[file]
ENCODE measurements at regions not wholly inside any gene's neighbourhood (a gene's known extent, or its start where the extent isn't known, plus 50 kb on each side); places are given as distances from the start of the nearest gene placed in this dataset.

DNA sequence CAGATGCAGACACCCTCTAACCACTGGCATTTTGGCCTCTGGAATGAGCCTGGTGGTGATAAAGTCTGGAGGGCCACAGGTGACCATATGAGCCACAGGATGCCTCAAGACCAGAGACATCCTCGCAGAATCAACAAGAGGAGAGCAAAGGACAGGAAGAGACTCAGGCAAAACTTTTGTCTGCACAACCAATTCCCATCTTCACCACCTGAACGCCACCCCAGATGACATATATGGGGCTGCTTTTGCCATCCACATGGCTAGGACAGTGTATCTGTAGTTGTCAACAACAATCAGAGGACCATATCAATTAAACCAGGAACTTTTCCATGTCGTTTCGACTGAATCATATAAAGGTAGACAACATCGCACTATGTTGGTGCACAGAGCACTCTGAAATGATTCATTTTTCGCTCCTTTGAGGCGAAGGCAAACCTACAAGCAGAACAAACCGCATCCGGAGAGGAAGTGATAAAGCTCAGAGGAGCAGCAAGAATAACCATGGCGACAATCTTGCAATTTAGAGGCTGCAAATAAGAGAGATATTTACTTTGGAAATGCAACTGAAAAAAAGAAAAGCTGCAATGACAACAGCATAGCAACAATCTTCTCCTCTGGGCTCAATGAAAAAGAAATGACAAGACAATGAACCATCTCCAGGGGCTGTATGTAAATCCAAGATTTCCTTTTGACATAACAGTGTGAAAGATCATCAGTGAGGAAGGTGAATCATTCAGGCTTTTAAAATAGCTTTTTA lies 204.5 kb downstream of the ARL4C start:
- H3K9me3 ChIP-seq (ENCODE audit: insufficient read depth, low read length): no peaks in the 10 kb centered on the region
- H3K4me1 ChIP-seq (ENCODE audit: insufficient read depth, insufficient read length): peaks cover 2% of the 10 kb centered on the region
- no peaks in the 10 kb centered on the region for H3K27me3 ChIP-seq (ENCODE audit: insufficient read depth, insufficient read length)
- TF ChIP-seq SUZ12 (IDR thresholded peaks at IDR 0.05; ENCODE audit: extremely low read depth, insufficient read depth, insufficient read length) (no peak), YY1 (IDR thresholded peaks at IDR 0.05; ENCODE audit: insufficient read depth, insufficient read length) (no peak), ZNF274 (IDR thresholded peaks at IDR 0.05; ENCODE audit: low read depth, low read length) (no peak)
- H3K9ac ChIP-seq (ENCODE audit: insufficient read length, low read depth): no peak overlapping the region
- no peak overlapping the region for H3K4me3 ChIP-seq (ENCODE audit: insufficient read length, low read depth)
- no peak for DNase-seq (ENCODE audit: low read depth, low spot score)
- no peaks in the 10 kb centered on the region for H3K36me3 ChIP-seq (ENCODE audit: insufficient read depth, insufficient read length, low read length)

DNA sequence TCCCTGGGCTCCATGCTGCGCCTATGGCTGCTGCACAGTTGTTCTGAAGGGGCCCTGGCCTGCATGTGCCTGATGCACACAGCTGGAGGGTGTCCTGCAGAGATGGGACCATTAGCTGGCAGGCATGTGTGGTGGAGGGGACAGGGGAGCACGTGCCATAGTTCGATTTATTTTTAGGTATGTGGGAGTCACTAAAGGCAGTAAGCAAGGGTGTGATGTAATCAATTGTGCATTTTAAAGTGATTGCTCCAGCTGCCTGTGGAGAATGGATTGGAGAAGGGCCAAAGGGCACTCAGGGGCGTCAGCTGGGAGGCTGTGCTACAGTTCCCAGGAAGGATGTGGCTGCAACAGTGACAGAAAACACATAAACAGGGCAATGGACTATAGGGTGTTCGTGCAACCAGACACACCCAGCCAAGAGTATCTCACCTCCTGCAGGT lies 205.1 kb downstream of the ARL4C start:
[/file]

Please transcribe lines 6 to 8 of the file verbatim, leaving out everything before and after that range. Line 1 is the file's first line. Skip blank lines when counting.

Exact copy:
- TF ChIP-seq SUZ12 (IDR thresholded peaks at IDR 0.05; ENCODE audit: extremely low read depth, insufficient read depth, insufficient read length) (no peak), YY1 (IDR thresholded peaks at IDR 0.05; ENCODE audit: insufficient read depth, insufficient read length) (no peak), ZNF274 (IDR thresholded peaks at IDR 0.05; ENCODE audit: low read depth, low read length) (no peak)
- H3K9ac ChIP-seq (ENCODE audit: insufficient read length, low read depth): no peak overlapping the region
- no peak overlapping the region for H3K4me3 ChIP-seq (ENCODE audit: insufficient read length, low read depth)